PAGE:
Traveling to the Camino de Santiago

When you decide where you want to begin your Camino de Santiago, whether it be St Jean Pied de Port or Sarria, the next step is finding out how you get there. This piece will give you information on how to do such a thing. Bear in mind that all information I give is as of September 2015.

For people living in the US, Canada or Australia, the costs for flights can be expensive, up to $1000 at peak times. As we in Ireland, live that bit nearer, there are alot more options and as a result, the price for a flight can be low if you book it in advance. I tend to book my flights around Christmas time if I am walking a May Camino. Prices tend to increase after that.

downloadIf you are travelling from Ireland, both Aer Lingus and Ryanair travel to a number of airports in Spain and France. Aer Lingus travel to Santiago, Bilbao and Madrid while Ryanair serve Biarritz, Madrid, and Santiago. They also serve Santander during the summer months.

StartingPoints

Should you wish to start your Camino from St Jean Pied de Port, the easiest option is to fly into Biarritz with Ryanair. From Biarritz, you must catch a shuttle bus or a taxi from the airport to Bayonne Gare, then get the train to St Jean Pied de Port. There are usually four trains a day taking about 1h20m. The cost for a one-way ticket is about 10€. The shuttle bus leaves the airport regularly. The French Train company TER SCNF provides the rail service to St Jean Pied de Port. It is probably best to leave booking your train tickets until you reach Bayonne in case of delays.

Should your Camino start in Pamplona or Logrono, the best option is to fly into Bilbao with Aer Lingus, From Bilbao Airport, you can catch the incredibly handy Bizkaibus feeder bus to the city’s Termibus. From there, there are many buses travelling to all parts of Spain, Pamplona and Logrono being two. La Union Burundesa travel from Bilbao to both cities in under three hours and I have had no problems with the service. You can also fly into Madrid with Ryanair and catch a train to either city with Spain’s national train service, Renfe. So if you are looking to get there quicker, and enjoy the sights as they zoom by, this may be a better option. Prices for buses tend to be cheaper than trains however.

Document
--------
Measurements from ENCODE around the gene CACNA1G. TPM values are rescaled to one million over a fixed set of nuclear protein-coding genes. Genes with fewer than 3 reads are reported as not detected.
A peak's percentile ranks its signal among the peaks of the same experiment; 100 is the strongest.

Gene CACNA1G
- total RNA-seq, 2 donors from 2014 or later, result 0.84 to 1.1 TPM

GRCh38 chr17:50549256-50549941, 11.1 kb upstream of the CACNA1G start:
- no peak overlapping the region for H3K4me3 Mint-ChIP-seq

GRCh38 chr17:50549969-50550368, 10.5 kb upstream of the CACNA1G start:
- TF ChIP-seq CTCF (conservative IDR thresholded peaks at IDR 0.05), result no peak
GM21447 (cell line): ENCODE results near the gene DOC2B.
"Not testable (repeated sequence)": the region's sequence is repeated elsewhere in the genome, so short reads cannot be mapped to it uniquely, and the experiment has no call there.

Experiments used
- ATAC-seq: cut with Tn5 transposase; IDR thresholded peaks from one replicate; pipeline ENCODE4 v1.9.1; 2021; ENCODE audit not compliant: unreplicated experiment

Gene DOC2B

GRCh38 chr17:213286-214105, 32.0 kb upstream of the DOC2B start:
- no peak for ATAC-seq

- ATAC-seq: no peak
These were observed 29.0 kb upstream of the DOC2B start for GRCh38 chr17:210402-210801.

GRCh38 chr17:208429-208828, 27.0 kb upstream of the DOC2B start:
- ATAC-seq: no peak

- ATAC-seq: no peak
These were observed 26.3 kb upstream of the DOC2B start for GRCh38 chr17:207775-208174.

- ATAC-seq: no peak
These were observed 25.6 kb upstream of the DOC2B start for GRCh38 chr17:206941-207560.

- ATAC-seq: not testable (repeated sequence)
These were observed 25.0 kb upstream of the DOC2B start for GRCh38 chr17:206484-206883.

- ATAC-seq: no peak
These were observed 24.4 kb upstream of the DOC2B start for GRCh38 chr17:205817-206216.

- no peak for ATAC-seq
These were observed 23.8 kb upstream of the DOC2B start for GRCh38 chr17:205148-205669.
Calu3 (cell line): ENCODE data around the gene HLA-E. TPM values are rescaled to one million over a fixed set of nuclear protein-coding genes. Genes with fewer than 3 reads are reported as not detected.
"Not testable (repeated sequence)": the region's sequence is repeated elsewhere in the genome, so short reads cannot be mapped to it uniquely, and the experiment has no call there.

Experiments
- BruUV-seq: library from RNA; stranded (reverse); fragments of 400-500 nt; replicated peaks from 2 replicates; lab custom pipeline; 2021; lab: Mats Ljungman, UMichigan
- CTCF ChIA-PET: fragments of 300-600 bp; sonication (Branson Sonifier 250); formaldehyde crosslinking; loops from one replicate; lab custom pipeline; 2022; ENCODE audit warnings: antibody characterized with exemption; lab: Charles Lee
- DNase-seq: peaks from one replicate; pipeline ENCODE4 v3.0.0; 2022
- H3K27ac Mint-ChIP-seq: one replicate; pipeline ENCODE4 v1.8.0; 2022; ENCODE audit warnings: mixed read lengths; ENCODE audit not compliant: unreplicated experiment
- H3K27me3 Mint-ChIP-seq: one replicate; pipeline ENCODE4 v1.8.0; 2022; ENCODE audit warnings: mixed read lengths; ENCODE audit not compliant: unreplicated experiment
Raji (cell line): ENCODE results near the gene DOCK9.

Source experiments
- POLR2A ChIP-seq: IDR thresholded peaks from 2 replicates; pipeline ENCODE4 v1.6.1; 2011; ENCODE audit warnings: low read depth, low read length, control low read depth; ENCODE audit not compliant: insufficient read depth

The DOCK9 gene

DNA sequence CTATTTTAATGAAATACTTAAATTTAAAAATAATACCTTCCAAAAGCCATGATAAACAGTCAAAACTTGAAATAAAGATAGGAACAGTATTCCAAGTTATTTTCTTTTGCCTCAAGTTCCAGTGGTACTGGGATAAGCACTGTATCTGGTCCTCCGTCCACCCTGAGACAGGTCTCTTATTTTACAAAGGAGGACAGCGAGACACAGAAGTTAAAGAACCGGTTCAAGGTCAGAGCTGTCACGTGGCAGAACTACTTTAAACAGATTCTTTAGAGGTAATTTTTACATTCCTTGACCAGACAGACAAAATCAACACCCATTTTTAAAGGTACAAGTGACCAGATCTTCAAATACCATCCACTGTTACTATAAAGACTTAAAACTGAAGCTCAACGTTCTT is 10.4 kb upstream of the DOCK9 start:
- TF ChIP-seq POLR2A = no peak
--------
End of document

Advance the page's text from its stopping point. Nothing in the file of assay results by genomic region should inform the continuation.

If you wish to start a little closer to Santiago in either Burgos, Leon or Ponferrada, probably the best bet is flying into Madrid with Ryanair. From Madrid’s Chamartin train station, there are regular trains to all cities. You can also get frequest buses at Madrid;s Avenida de America bus station. ALSA is the national bus company of Spain.

Madrid

And finally for those wishing to start in Sarria, Aer Lingus fly into Santiago airport. From the bus station in the city, Monbus brings passengers to Lugo and from Lugo, you must get a connecting bus to Sarria. As Sarria is the most popular starting point, I find it strange that there is no direct bus there but nevertheless.

There are many buses that serve along the camino and you can find plenty of information in each town’s tourist office. Here are some of the bus services:

              • Conda connects SJPdP and Pamplona
              • La Estellesa connects Pamplona to Logroño, including Puente la Reina
              • Autobus La Union connects Bilbao to Pamplona, Longrono, Belorado and Santo Domingo
              • Autobuses Jiminez connects Logroño to Burgos.
              • ALSA connects Burgos to Santiago via Lugo departing from the camino at Pedrafita do Cebreiro.
              • Pedrafita do Cebreiro is serviced by a daily bus to Sarria via Triacastela.
              • Monbus connects Sarria to Santiago via Monforte de Lemos and connects to Empresa Freire in Lugo.
              • Empresa Portomarin provides service from Portomarin to Sarria and Lugo.
              • Empresa Freire connects Lugo to Santiago via Santiago airport, and provides service to villages along the camino from Palas de Rei to Santiago.
              • ALSA (In particular Madrid and Barcelona to Pamplona, San Sebastian, Burgos and others. Pamplona to SJPdP (international). Good coverage over most of the Camino Frances)
              • Bilman Bus (Cantabria, La Rioja, Navarra, Valencia, Murcia)

I hope this information proves useful to you, but please feel free to comment if you have any questions.

5 thoughts on “Traveling to the Camino de Santiago

  1. Pingback: Planning | David Smith: Lost for Words

  2. Hi David. Do you know if the train from Bayonne to St Jean is fully restored yet? When we went in September 2014 the train only went part way to St Jean then we had to transfer to a coach for the last section to St Jean railway station.

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